|A couple of the rides, the Spider and the Scooters, have neat neon signs on them. The Scooters are unlike any others I have ever ridden. They are singularly unremarkable looking cars, most identifiable by the bar across the front just above the steering wheel, which makes the car look almost like it has a windshield. Like the old Lusse cars, these have a hard fender all the way around, and the arena has spring-loaded walls. Quite frankly, they don't look like much. But these cars are FAST, they are HEAVY, and they crash HARD. The floor is so highly polished (and probably graphited) that the cars steer a little like motorboats; you have to anticipate the turns a little early so that the car can slide around and get properly reoriented. These may well be the very best bumper cas around, Knoebel's not excluded. If you are ever in Portland it's worth a trip to Oaks Park for the bumper cars alone!|
|Of course, while at that end of the park there are two other important rides to check out. First is the new junior coaster, called Zoooooom. This is a Miler junior coaster with a fairly high (I'm guessing around 15-20') lift and an extended layout...an oval with an up-and-down helix in the middle. It is larger than the Paramount Taxi Jam coasters, and I am guessing it is similar to the Python Pit coasters found at some Jeepers! locations Footnote 1. I took a ride and found it to be quite a decent coaster, with a nice headchopper in the middle of the helix, and enough lateral force to be interesting. Not as interesting as the air time on Knoebels' High Speed Thrill Coaster, but interesting nonetheless.|
|The other particularly notable ride at Oaks Park is their Sea Dragon. This one runs fast, smooth, and high, sending the support struts well above the 90-degree mark. What is particularly neat about this one is if you sit on the left-hand side (as you look at the front of the ride) you can see that this ride swings *into* the surrounding trees, which are trimmed so that the ride just clears. Again, a fun ride clearly well maintained.|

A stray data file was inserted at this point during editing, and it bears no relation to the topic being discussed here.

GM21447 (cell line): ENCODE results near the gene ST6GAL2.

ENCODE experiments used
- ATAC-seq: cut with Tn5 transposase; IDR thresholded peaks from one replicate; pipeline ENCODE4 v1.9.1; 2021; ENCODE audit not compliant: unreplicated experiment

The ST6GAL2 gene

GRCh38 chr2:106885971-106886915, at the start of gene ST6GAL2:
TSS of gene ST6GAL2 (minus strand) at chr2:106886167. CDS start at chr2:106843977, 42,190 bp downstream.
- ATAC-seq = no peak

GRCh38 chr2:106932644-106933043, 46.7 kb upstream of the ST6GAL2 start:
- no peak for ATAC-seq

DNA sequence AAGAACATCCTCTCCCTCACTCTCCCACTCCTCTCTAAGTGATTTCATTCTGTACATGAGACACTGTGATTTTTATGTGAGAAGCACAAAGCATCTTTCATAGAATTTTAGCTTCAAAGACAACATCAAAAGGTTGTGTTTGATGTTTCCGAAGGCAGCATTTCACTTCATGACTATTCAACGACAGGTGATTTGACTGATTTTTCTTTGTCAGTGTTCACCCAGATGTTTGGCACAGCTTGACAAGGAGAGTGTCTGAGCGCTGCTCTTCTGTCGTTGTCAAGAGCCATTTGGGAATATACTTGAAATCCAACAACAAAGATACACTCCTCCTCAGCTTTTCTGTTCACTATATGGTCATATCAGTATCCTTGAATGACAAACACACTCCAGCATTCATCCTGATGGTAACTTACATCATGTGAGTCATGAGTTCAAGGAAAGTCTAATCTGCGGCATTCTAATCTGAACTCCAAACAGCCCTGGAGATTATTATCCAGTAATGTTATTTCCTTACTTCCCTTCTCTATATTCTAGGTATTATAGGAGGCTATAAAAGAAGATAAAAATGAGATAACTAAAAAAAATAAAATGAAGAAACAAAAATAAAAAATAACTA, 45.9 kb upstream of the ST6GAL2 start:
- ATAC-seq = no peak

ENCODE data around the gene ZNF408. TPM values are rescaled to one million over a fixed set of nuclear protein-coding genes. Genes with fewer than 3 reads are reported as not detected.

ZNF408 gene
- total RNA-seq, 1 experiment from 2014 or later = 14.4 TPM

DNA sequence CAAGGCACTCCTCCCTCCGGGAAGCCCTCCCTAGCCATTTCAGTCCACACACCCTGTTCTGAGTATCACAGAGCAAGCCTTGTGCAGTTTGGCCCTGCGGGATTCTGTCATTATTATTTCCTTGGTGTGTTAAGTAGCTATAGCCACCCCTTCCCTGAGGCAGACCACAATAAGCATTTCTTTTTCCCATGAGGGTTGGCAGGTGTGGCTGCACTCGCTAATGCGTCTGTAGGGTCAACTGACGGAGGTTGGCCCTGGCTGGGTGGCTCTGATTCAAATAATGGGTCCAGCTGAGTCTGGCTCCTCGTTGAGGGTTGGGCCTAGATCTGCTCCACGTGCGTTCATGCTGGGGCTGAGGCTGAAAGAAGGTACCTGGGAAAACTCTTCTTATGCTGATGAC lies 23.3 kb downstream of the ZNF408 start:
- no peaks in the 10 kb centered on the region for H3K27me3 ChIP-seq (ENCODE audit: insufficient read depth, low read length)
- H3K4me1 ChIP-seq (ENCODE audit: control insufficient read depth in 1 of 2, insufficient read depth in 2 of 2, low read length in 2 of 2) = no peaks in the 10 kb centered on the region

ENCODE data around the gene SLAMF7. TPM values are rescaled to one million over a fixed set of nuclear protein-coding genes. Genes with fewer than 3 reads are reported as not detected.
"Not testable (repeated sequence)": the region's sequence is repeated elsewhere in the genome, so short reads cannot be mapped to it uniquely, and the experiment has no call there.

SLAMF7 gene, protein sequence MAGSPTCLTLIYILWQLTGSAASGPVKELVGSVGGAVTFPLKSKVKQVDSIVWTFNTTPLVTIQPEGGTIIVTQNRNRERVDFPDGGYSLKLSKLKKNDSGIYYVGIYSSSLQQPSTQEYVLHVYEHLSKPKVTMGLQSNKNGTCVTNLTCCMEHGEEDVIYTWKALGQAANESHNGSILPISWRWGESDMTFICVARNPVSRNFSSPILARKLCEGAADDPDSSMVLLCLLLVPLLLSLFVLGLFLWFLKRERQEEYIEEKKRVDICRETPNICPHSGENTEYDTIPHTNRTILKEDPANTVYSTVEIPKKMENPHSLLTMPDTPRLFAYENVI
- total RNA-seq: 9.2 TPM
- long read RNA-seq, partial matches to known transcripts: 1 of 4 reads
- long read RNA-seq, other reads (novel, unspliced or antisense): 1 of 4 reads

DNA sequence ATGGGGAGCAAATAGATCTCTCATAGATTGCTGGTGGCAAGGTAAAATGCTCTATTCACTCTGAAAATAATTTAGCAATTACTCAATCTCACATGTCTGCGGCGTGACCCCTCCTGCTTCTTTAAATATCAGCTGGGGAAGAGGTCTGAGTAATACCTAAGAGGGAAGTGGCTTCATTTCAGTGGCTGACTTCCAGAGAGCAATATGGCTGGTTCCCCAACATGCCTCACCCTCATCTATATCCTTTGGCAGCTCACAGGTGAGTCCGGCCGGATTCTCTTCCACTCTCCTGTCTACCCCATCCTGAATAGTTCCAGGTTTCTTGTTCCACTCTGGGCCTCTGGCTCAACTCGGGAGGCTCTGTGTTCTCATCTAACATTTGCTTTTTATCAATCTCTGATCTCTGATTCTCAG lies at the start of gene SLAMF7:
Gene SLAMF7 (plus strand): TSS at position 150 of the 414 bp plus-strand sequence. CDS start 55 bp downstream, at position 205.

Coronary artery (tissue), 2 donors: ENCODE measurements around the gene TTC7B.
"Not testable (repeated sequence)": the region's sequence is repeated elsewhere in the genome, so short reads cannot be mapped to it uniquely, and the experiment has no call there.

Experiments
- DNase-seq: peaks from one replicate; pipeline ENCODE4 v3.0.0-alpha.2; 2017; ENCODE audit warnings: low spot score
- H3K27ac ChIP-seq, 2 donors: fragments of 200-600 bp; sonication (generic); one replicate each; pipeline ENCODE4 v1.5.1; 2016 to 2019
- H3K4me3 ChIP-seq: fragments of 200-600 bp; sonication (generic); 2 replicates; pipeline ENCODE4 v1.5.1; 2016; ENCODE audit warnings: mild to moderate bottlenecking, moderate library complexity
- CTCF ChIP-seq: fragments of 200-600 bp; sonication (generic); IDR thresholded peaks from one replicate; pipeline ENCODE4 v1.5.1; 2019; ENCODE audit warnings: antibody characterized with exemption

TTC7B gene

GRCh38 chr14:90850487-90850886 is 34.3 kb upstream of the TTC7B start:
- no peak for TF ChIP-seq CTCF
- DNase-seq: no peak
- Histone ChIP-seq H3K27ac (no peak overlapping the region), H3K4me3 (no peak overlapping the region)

|Finally, I would be remiss if I didn't mention the Oaks Park skating rink. I am not a skater myself, so I didn't get very far past the entrance. But the rink floor is absolutely huge, golden in color, and has a perfect surface. A large organ, positioned in a gallery above the rink, provides music for the skaters. Also, it was in the skating rink where I finally managed to buy an Oaks Park sweatshirt. The selection was quite limited, but it was better than what the midway gift shop had Footnote 2.|
I returned to Oaks Park when I had completed my loop through Seattle, Vancouver, and Athol, and the park was hosting the Multnomah County Fair. Not much of a fair, really, and the midway was not augmented. But I got a few more rides, anyway.
Oh, and one more thing. There's a tent next to the slide. Inside that tent is a video arcade. I wandered inside and heard a familiar voice cry out, "Hey YOU!" I looked around. "You Sir! You Madam! Hurry, hurry, step right up!"
|There it was, in all its glory: A Cyclone pinball machine. And unlike the TWO Cyclone machines at Camden Park, this one was WORKING! It got my quarter. And those $%&! elephants kept getting my ball. But the machine is set up for single-coin play, with a replay awarded at 800,000 points (Cyclone pre-dates the billion-point skill shot). Better still, the replay score does not increase as more replays are awarded! I must have played a dozen games on about $2 in quarters. Why can't there be one of these machines closer to me! 8-)|
sigh As if there aren't enough reasons to like Oaks Park already.
Next: Enchanted Village, Federal Way, Washington
Or back to the Northwest Coaster Tour index
Trip Reports 1999
Back to Dave's page
--Dave Althoff, Jr.
Footnote 1: Unfortunately NOT including the one that just opened not far from me......
Footnote 2: Meaning, of course, nothing at all.
Footnote 3: The Cyclone picture is adapted from a Williams advertising flyer which can be seen at Gamearchive. Cyclone is a trademark of Williams Electronic Games, Inc., © 1988, Williams Electronics Games, Inc.